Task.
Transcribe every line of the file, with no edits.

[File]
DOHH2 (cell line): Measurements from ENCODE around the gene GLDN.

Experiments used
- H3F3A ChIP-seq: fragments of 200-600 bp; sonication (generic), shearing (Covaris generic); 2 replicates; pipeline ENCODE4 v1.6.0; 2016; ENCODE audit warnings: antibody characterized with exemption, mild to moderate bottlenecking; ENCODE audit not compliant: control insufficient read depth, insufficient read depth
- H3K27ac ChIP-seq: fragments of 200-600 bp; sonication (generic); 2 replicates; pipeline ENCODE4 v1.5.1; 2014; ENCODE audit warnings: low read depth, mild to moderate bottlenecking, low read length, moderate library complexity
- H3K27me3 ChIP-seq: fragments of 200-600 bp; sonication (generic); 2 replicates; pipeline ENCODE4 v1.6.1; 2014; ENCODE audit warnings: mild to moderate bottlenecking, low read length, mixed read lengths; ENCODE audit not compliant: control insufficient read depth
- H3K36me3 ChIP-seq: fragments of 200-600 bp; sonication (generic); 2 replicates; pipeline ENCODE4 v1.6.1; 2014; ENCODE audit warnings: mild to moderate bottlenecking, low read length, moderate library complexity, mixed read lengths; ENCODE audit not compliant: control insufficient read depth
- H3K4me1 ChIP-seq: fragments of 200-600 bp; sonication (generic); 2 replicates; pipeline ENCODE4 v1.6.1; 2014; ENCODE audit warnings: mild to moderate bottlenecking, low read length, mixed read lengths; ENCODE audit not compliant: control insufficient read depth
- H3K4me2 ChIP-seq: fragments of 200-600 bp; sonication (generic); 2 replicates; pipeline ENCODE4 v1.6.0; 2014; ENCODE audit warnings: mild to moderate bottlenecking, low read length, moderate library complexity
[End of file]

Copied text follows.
DOHH2 (cell line): Measurements from ENCODE around the gene GLDN.

Experiments used
- H3F3A ChIP-seq: fragments of 200-600 bp; sonication (generic), shearing (Covaris generic); 2 replicates; pipeline ENCODE4 v1.6.0; 2016; ENCODE audit warnings: antibody characterized with exemption, mild to moderate bottlenecking; ENCODE audit not compliant: control insufficient read depth, insufficient read depth
- H3K27ac ChIP-seq: fragments of 200-600 bp; sonication (generic); 2 replicates; pipeline ENCODE4 v1.5.1; 2014; ENCODE audit warnings: low read depth, mild to moderate bottlenecking, low read length, moderate library complexity
- H3K27me3 ChIP-seq: fragments of 200-600 bp; sonication (generic); 2 replicates; pipeline ENCODE4 v1.6.1; 2014; ENCODE audit warnings: mild to moderate bottlenecking, low read length, mixed read lengths; ENCODE audit not compliant: control insufficient read depth
- H3K36me3 ChIP-seq: fragments of 200-600 bp; sonication (generic); 2 replicates; pipeline ENCODE4 v1.6.1; 2014; ENCODE audit warnings: mild to moderate bottlenecking, low read length, moderate library complexity, mixed read lengths; ENCODE audit not compliant: control insufficient read depth
- H3K4me1 ChIP-seq: fragments of 200-600 bp; sonication (generic); 2 replicates; pipeline ENCODE4 v1.6.1; 2014; ENCODE audit warnings: mild to moderate bottlenecking, low read length, mixed read lengths; ENCODE audit not compliant: control insufficient read depth
- H3K4me2 ChIP-seq: fragments of 200-600 bp; sonication (generic); 2 replicates; pipeline ENCODE4 v1.6.0; 2014; ENCODE audit warnings: mild to moderate bottlenecking, low read length, moderate library complexity